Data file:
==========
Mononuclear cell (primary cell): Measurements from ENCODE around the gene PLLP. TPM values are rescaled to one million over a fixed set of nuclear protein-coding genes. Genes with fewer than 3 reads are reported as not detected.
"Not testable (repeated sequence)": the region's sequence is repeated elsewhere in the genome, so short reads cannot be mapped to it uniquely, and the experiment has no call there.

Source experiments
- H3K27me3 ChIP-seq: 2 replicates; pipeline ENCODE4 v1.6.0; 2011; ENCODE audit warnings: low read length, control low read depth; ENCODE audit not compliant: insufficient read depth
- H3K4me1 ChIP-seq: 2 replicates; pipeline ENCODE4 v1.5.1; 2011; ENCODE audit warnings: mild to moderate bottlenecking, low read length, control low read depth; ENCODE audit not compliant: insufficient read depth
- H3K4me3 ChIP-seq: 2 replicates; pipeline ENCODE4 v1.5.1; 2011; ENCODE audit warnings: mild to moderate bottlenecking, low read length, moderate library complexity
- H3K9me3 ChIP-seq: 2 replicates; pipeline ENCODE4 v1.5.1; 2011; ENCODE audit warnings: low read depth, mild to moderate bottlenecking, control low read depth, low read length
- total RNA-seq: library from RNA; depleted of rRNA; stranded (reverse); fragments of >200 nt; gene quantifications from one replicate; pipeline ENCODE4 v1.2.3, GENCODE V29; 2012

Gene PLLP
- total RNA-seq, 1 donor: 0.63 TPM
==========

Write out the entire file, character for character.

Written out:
Mononuclear cell (primary cell): Measurements from ENCODE around the gene PLLP. TPM values are rescaled to one million over a fixed set of nuclear protein-coding genes. Genes with fewer than 3 reads are reported as not detected.
"Not testable (repeated sequence)": the region's sequence is repeated elsewhere in the genome, so short reads cannot be mapped to it uniquely, and the experiment has no call there.

Source experiments
- H3K27me3 ChIP-seq: 2 replicates; pipeline ENCODE4 v1.6.0; 2011; ENCODE audit warnings: low read length, control low read depth; ENCODE audit not compliant: insufficient read depth
- H3K4me1 ChIP-seq: 2 replicates; pipeline ENCODE4 v1.5.1; 2011; ENCODE audit warnings: mild to moderate bottlenecking, low read length, control low read depth; ENCODE audit not compliant: insufficient read depth
- H3K4me3 ChIP-seq: 2 replicates; pipeline ENCODE4 v1.5.1; 2011; ENCODE audit warnings: mild to moderate bottlenecking, low read length, moderate library complexity
- H3K9me3 ChIP-seq: 2 replicates; pipeline ENCODE4 v1.5.1; 2011; ENCODE audit warnings: low read depth, mild to moderate bottlenecking, control low read depth, low read length
- total RNA-seq: library from RNA; depleted of rRNA; stranded (reverse); fragments of >200 nt; gene quantifications from one replicate; pipeline ENCODE4 v1.2.3, GENCODE V29; 2012

Gene PLLP
- total RNA-seq, 1 donor: 0.63 TPM